The Outlaw is an adventurous recording which finds veteran drummer Joe Chambers focusing on vibraphone, piano and marimba as much as the drum kit. In the liner notes, Chambers comments, "I'm not interested in playing drums behind anybody now. On this album, I'm trying to reestablish myself as a mallet player. Unfortunately, the album also reveals an interest in synthesizers that lend the music an artificial sheen which comes perilously close to smooth jazz.
The version of the Janet Jackson hit "Come Back To Me doesn't add anything to the original. With its electronic instrumentation and wordless female vocals, the track almost sounds like karaoke backing. The twinkling keyboards remind me of a soundtrack to a workplace safety video.
Vibes tend to work best when paired with knotty, almost off-kilter backing. When played with overly slick arrangements, they can seem too sweet and dulcet. "Bembe is one of the more successful tracks, framing the vibes over a dense percussion section with prominent dry shakers roughing away the shiny edges. The minimalism of this track is a direction which Chambers might have pursued with some success. Even the synthesizers that creep in are restrained enough to sound slightly ominous, instead of simply cheap.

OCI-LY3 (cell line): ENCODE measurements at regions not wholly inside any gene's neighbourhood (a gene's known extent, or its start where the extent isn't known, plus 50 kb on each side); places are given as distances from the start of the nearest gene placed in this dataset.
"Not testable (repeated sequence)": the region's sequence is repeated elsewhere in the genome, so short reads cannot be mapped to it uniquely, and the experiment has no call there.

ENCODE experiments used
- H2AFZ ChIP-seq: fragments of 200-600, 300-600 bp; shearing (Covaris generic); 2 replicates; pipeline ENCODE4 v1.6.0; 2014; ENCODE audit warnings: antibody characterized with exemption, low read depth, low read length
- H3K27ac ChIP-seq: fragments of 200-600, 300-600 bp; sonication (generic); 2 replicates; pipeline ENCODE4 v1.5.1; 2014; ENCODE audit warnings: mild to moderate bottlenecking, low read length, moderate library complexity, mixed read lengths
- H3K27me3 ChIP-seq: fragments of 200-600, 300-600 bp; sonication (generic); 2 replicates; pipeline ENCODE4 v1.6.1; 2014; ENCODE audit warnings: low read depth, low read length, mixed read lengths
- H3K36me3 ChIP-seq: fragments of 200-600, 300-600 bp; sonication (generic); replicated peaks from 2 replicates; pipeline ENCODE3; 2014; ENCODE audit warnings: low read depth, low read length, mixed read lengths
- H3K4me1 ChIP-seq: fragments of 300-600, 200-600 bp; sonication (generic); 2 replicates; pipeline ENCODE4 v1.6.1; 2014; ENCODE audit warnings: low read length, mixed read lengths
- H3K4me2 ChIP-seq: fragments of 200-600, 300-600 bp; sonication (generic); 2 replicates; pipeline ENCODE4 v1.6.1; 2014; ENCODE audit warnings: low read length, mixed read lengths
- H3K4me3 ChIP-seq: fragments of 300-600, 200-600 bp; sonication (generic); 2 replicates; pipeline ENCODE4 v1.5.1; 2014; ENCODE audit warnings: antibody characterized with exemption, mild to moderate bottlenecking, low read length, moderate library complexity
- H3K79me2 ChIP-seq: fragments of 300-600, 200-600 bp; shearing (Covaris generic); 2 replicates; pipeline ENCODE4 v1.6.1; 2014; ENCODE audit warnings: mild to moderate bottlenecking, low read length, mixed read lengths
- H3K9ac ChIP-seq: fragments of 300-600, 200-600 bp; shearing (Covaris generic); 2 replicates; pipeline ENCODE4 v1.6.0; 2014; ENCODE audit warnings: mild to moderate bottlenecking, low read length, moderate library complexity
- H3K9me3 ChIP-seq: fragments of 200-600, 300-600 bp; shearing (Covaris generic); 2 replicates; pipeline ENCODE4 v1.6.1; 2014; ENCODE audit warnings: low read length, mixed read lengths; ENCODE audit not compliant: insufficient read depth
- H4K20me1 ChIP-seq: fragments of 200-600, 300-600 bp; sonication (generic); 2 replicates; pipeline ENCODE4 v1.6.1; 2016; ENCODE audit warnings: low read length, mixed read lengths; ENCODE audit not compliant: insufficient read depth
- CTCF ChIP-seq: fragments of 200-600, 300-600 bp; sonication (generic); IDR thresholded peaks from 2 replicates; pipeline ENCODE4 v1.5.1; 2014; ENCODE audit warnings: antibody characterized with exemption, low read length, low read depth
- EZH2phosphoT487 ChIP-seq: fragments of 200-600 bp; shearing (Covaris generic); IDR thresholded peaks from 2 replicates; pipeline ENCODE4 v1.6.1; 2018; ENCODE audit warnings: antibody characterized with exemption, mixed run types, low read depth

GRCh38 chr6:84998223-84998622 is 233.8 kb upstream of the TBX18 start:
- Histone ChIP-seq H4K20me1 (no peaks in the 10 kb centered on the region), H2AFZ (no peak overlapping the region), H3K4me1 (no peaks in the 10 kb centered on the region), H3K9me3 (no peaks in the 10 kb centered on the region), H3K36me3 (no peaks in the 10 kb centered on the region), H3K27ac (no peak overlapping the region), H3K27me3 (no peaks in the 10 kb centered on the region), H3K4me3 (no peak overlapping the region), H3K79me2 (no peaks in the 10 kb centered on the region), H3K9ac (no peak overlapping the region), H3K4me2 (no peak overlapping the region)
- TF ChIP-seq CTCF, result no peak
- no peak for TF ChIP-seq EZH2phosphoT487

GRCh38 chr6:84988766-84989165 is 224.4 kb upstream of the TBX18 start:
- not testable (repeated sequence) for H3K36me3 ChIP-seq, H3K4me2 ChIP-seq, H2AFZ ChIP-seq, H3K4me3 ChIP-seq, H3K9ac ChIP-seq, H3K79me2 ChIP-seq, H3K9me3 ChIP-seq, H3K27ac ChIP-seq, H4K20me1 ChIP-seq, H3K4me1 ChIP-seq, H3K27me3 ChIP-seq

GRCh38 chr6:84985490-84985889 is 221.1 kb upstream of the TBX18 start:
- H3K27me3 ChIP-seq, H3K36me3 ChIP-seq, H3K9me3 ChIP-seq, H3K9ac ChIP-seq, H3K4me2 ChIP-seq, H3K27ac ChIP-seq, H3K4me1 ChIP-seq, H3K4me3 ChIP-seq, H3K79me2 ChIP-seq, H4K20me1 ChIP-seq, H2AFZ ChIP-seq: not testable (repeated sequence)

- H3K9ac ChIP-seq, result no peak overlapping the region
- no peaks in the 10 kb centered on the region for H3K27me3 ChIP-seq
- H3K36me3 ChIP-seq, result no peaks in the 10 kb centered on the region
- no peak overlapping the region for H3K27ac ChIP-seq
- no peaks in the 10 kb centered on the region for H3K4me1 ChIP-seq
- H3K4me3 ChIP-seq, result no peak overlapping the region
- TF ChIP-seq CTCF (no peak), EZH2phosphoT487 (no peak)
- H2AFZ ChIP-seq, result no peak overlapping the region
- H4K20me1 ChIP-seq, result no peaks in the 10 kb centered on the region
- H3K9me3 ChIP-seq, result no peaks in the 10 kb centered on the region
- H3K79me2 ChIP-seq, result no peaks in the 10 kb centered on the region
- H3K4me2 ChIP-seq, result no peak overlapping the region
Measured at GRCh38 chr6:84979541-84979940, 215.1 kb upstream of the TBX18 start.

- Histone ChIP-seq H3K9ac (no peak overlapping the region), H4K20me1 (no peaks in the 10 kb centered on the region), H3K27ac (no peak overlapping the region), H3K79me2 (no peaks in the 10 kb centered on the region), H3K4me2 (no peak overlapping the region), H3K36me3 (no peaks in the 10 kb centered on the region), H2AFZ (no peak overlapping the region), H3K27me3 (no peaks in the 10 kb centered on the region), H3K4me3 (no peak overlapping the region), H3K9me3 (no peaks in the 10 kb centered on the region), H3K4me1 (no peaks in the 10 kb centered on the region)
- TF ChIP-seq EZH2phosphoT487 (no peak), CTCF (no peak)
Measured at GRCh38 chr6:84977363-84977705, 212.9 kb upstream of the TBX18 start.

Joe Chambers deserves credit for exploring new avenues, but more than a few of them turn out to be dead ends. His playing is expert as usual, but the arrangements and instrumentation are poorly conceived.
Track Listing: The Outlaw; Tu-Way-Pock-E-Way; Come Back to Me; I Think It's Time To Say Goodbye; In A
Sentimental Mood; Bembe; Escapade; Bahia; Poinciana.
Personnel: Joe Chambers: drums, vibraphone, piano, marimba, synthesizer programs; Nicola Gulland:
voice; Logan Richardson: soprano and alto saxophone; Misha Tsiganov: acoustic and electric
piano; Dwayne Burno: bass; Bobby Sanabria: percussion.
The best show I ever attended was the Zawinul Syndicate at the Blue Note in 1997. Being the youngest kids in the room, the host put us right in front of the band. The afro-beat electric set blew the roof off the building, an unforgettable sound
The best show I ever attended was the Zawinul Syndicate at the Blue Note in 1997. Being the youngest kids in the room, the host put us right in front of the band. The afro-beat electric set blew the roof off the building, an unforgettable sound. After, my girlfriend and I just sauntered up the stairs to the green room to meet the
band. I posed for a picture with Joe, after talking a little bit about boxing and how to stay healthy while the other guys in the band tore through a bucket of fried